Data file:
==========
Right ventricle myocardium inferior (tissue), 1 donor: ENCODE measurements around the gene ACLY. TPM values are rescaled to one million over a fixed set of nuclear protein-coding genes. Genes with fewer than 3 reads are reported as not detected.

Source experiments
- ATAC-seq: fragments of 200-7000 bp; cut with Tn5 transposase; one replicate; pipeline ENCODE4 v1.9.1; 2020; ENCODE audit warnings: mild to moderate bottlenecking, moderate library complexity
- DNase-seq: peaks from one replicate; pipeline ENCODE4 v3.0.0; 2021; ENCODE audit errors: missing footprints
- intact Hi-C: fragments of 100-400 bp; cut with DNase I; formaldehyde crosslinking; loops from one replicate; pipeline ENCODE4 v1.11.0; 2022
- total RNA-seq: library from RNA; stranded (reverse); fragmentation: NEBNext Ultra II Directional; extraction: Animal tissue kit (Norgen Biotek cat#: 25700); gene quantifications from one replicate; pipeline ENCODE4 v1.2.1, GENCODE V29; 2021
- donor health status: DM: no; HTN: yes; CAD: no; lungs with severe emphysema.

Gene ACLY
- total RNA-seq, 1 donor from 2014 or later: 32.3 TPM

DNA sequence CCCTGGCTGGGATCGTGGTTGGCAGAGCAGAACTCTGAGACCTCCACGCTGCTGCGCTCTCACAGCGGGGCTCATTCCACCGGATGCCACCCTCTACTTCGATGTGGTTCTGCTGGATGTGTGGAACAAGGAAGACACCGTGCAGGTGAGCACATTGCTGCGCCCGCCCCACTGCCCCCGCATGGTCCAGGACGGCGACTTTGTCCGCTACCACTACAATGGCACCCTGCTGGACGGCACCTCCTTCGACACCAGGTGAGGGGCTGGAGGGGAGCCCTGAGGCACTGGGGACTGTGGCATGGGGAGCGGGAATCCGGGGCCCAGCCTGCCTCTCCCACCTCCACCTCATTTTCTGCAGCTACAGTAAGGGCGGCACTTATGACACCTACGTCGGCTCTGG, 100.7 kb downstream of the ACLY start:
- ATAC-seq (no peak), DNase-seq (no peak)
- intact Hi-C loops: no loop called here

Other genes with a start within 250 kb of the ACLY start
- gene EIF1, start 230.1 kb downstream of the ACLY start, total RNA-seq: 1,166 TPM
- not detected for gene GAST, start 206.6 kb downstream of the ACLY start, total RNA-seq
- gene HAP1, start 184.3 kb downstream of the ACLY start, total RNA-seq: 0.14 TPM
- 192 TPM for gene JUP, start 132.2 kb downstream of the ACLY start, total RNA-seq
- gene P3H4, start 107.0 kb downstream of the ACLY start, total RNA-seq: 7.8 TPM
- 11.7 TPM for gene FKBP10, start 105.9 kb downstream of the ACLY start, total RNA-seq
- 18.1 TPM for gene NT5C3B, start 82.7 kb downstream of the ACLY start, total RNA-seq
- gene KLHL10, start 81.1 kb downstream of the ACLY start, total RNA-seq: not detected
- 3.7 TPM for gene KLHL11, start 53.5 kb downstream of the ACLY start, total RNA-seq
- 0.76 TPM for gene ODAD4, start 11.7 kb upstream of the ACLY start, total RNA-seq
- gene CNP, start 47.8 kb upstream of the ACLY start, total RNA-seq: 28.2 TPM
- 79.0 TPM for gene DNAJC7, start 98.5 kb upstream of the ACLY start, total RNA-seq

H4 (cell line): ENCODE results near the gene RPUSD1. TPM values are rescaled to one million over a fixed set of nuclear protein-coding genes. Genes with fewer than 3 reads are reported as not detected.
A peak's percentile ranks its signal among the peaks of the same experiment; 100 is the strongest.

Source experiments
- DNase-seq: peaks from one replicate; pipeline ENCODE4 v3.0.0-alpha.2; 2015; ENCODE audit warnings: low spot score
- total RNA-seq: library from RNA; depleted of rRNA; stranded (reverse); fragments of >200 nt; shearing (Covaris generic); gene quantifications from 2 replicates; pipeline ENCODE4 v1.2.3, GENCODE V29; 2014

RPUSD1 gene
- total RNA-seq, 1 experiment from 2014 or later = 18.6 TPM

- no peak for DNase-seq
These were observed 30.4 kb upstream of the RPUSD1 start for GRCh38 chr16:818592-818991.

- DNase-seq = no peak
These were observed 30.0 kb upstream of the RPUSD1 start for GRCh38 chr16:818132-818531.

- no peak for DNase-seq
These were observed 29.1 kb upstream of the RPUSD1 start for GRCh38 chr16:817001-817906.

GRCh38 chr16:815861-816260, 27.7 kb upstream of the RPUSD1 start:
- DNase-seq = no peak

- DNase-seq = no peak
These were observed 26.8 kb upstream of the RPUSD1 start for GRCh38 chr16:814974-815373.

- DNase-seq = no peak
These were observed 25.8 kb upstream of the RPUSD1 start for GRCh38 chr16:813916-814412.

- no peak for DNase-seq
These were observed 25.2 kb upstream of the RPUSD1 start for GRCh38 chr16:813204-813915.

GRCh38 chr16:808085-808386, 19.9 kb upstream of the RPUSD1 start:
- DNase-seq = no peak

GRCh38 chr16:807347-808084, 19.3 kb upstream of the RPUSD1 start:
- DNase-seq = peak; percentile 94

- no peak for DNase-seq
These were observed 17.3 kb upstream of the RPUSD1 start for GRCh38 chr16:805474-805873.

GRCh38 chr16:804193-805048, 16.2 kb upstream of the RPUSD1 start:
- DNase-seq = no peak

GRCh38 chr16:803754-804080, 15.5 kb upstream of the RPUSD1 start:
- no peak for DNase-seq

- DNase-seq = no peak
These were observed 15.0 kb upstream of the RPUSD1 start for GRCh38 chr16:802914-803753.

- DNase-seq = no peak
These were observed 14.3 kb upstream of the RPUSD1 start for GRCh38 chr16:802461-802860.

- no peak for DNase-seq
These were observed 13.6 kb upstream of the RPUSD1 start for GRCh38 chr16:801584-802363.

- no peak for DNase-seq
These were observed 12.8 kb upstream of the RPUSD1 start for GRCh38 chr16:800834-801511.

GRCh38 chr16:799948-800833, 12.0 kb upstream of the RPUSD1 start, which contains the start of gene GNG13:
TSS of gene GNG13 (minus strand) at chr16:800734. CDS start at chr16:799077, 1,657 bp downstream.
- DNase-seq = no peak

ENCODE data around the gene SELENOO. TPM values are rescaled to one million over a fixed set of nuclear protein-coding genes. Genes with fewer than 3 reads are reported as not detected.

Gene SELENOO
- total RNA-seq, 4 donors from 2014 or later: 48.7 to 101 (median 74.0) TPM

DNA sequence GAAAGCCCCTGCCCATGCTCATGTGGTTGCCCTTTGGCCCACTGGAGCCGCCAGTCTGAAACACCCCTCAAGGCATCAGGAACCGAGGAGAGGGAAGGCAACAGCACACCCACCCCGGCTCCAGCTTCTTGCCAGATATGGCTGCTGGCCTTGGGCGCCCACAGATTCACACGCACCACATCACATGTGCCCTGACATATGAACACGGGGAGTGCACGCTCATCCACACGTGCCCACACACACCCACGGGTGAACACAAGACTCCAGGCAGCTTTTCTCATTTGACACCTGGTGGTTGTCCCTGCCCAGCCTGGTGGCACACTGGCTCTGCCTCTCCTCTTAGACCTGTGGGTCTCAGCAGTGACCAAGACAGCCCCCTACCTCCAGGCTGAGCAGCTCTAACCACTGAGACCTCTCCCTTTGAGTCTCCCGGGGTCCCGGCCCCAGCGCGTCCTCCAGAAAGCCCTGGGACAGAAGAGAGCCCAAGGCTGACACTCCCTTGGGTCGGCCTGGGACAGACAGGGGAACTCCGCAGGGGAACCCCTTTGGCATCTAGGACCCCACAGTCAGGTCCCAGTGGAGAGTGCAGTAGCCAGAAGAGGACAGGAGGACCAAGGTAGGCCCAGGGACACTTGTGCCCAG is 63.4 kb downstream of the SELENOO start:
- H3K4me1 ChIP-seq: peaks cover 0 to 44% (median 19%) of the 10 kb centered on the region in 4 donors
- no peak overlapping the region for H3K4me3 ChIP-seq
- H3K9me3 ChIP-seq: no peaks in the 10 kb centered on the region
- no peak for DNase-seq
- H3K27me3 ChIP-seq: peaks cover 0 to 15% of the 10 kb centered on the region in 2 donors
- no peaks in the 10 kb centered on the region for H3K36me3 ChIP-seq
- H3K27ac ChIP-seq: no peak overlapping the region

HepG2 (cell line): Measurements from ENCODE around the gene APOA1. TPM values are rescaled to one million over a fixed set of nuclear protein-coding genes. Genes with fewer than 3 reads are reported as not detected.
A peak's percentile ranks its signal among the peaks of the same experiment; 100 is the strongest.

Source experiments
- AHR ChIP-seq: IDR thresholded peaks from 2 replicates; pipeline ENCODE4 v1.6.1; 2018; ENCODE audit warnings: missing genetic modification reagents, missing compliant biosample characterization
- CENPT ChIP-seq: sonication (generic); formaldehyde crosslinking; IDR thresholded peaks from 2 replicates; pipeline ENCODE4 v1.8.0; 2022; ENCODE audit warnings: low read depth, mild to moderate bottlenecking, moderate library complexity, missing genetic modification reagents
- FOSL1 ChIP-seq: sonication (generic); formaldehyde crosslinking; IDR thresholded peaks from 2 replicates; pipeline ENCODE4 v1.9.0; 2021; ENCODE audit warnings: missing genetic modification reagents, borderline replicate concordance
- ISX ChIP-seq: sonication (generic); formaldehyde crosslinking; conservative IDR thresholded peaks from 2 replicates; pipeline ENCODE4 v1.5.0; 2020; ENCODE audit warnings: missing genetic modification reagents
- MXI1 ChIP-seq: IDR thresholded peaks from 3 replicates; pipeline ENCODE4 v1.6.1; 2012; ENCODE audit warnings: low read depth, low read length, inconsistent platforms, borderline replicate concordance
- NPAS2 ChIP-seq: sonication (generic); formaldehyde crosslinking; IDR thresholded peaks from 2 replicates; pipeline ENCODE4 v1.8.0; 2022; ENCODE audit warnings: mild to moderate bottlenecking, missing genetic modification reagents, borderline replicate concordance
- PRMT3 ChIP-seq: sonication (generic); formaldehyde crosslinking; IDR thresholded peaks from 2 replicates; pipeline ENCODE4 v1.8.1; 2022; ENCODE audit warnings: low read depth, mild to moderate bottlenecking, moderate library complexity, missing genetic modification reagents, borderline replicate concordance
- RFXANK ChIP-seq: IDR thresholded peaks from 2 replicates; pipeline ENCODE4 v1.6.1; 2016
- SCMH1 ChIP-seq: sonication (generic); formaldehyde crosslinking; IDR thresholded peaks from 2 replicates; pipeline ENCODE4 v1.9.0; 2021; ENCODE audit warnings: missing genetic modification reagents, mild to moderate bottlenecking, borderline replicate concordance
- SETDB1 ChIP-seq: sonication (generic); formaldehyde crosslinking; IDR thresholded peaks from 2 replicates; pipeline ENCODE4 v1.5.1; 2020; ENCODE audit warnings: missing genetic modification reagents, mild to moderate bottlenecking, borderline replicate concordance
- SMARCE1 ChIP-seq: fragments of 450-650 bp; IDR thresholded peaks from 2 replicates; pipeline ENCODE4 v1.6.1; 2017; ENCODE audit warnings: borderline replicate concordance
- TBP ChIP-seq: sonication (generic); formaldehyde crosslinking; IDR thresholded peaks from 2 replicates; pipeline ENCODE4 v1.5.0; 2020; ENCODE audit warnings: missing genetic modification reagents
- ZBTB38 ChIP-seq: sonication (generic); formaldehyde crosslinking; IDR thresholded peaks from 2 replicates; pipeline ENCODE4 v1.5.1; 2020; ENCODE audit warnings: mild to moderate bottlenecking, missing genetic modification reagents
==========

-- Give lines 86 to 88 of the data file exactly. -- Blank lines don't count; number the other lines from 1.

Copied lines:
- MXI1 ChIP-seq: IDR thresholded peaks from 3 replicates; pipeline ENCODE4 v1.6.1; 2012; ENCODE audit warnings: low read depth, low read length, inconsistent platforms, borderline replicate concordance
- NPAS2 ChIP-seq: sonication (generic); formaldehyde crosslinking; IDR thresholded peaks from 2 replicates; pipeline ENCODE4 v1.8.0; 2022; ENCODE audit warnings: mild to moderate bottlenecking, missing genetic modification reagents, borderline replicate concordance
- PRMT3 ChIP-seq: sonication (generic); formaldehyde crosslinking; IDR thresholded peaks from 2 replicates; pipeline ENCODE4 v1.8.1; 2022; ENCODE audit warnings: low read depth, mild to moderate bottlenecking, moderate library complexity, missing genetic modification reagents, borderline replicate concordance